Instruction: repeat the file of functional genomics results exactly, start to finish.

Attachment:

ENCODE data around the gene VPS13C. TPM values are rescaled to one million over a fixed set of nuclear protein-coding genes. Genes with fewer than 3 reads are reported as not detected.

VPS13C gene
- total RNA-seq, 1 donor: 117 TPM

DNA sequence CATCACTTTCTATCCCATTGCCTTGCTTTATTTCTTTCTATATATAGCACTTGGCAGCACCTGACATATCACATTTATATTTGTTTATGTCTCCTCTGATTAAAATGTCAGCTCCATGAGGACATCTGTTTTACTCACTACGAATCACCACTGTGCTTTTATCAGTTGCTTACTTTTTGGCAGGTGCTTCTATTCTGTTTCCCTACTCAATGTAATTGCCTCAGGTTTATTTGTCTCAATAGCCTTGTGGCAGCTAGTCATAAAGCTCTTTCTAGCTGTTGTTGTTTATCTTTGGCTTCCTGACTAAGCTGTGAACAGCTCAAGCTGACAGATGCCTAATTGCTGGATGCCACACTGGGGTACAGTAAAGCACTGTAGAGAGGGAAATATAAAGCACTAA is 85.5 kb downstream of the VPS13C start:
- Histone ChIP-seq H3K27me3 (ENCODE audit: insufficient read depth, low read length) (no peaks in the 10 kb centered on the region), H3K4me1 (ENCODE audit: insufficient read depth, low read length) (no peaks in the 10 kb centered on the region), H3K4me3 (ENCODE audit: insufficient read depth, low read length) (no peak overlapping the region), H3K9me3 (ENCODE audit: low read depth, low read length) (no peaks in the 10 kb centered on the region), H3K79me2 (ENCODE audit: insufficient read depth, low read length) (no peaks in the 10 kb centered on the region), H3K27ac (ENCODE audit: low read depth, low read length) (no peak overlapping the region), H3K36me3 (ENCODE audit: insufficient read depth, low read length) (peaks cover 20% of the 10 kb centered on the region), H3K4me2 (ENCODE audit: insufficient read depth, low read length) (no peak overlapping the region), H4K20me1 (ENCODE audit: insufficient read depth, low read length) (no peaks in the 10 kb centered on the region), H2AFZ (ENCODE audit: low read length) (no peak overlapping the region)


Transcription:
ENCODE data around the gene VPS13C. TPM values are rescaled to one million over a fixed set of nuclear protein-coding genes. Genes with fewer than 3 reads are reported as not detected.

VPS13C gene
- total RNA-seq, 1 donor: 117 TPM

DNA sequence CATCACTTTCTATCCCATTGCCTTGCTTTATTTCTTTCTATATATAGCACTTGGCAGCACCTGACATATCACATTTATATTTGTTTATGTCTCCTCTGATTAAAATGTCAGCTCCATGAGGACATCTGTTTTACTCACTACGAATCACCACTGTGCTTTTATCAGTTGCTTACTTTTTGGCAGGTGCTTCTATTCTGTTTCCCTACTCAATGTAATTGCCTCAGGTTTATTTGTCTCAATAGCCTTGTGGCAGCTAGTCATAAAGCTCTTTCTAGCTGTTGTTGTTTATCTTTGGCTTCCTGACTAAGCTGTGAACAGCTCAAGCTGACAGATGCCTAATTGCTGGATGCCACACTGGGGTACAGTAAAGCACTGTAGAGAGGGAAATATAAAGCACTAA is 85.5 kb downstream of the VPS13C start:
- Histone ChIP-seq H3K27me3 (ENCODE audit: insufficient read depth, low read length) (no peaks in the 10 kb centered on the region), H3K4me1 (ENCODE audit: insufficient read depth, low read length) (no peaks in the 10 kb centered on the region), H3K4me3 (ENCODE audit: insufficient read depth, low read length) (no peak overlapping the region), H3K9me3 (ENCODE audit: low read depth, low read length) (no peaks in the 10 kb centered on the region), H3K79me2 (ENCODE audit: insufficient read depth, low read length) (no peaks in the 10 kb centered on the region), H3K27ac (ENCODE audit: low read depth, low read length) (no peak overlapping the region), H3K36me3 (ENCODE audit: insufficient read depth, low read length) (peaks cover 20% of the 10 kb centered on the region), H3K4me2 (ENCODE audit: insufficient read depth, low read length) (no peak overlapping the region), H4K20me1 (ENCODE audit: insufficient read depth, low read length) (no peaks in the 10 kb centered on the region), H2AFZ (ENCODE audit: low read length) (no peak overlapping the region)